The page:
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Support farmers' associations


Farmers’ association represent the interests of farmers at local, regional and national level. As such it usually puts forward proposals concerning market development, pricing policies, national protection measures, legal and institutional frameworks for food markets, promotion measures for individual farms and measures to develop a professional training and advisory system. The association supports all inter-farm projects such as shared use of machinery, irrigation and drainage, joint purchases and sales of inputs, as well as organising animal and plant breeding. It also helps its members access finance schemes and supports practical education and training for young people. Finally, farmers’ associations may help to stabilise living conditions in rural areas by working to ensure social protection for all members of farming families in the event of accidents, illness and old age. This is of fundamental importance, because it helps farmers to keep up with the rapid structural change that is taking place in agriculture and the rural economies of developing countries. An important aspect of association activities at local level is providing farming families with legal advice, assistance with inheritance arrangements and with detailed information on all matters affecting the farm and its family. The individuals who are in charge of providing these services at farm level are trained at dedicated training institutions (farmers’ academies) and assisted in their volunteer work by the farmers’ association itself.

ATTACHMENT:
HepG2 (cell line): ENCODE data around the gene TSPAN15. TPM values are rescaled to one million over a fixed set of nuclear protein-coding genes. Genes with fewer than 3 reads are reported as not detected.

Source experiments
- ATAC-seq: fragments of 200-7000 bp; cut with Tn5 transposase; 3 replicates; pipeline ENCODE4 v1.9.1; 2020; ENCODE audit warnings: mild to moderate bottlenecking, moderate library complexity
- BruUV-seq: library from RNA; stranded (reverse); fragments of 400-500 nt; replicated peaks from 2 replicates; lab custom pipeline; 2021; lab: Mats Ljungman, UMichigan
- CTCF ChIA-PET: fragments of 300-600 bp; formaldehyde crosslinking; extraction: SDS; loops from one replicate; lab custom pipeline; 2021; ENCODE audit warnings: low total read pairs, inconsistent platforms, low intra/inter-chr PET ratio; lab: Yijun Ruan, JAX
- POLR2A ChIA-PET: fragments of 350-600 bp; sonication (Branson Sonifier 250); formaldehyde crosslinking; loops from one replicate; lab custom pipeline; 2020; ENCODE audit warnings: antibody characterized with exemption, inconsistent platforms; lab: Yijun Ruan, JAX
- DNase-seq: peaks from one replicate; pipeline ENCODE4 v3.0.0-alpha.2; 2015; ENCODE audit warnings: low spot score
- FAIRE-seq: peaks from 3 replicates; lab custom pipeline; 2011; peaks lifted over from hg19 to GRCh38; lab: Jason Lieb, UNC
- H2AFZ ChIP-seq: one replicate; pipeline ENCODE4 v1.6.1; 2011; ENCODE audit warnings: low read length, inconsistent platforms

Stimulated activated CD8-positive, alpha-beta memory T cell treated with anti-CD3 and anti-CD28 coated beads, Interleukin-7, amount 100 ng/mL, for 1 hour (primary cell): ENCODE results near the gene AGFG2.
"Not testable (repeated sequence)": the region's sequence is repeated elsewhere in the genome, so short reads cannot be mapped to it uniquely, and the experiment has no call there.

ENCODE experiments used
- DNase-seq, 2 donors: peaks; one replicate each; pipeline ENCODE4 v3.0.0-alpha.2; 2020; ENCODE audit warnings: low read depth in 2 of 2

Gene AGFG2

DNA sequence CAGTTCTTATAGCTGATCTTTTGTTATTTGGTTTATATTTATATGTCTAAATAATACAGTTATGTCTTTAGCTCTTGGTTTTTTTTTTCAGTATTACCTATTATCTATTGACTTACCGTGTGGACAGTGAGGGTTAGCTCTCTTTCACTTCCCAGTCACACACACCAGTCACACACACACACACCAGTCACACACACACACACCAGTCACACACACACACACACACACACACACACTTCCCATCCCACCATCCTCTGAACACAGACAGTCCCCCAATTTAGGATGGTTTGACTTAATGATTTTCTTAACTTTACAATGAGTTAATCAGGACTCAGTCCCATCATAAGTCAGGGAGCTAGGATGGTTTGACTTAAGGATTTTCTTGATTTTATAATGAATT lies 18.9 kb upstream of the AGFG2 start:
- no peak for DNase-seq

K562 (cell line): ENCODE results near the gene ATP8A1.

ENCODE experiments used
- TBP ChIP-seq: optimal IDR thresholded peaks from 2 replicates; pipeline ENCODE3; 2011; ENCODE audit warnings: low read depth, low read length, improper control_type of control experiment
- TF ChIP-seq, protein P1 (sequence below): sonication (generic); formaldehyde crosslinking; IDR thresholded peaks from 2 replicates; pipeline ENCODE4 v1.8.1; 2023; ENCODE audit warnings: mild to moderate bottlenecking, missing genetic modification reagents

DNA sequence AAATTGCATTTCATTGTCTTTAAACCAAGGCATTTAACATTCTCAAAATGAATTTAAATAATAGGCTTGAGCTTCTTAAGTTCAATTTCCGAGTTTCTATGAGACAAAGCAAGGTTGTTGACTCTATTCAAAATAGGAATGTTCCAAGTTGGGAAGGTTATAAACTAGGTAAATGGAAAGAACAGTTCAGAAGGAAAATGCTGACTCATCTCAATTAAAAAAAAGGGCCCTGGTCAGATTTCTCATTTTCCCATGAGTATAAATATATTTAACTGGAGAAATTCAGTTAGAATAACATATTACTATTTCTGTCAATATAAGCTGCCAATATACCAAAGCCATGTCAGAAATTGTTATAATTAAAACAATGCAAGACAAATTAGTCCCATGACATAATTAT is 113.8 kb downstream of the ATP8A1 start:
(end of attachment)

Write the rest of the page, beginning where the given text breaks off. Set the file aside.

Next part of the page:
• A properly functioning country-wide administration and monitoring system with access to the relevant information and sufficient technical and human capacities for its design, implementation and monitoring
  • Clear and coherent political strategy and targets for policy-makers and public authorities
  • Legal frameworks (laws on cooperatives, taxation, competition and voluntary associations) that support farmers’ self-help organisations and do not discriminate against other entrepreneurial joint ventures (level playing field)
  • Open-access to all farms, regardless of size and location
  • Private sector initiative
  • Properly functioning external audit structures (e.g. via regional or national auditing associations)
  • Regulated and legally protected payment structures
  • Skilled / specialised personnel to man the respective institutions / provide the respective services

Possible Negative Effects

  • Poorly functioning audit structures could result in members losing trust in their organisation
  • Farmers’ influence in their association could be diminished
  • Large farmers have significantly more influence than smaller farmers
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This page was last edited on 7 May 2023 | 7:22 (CEST)
  • Instruments
  • Policy Objectives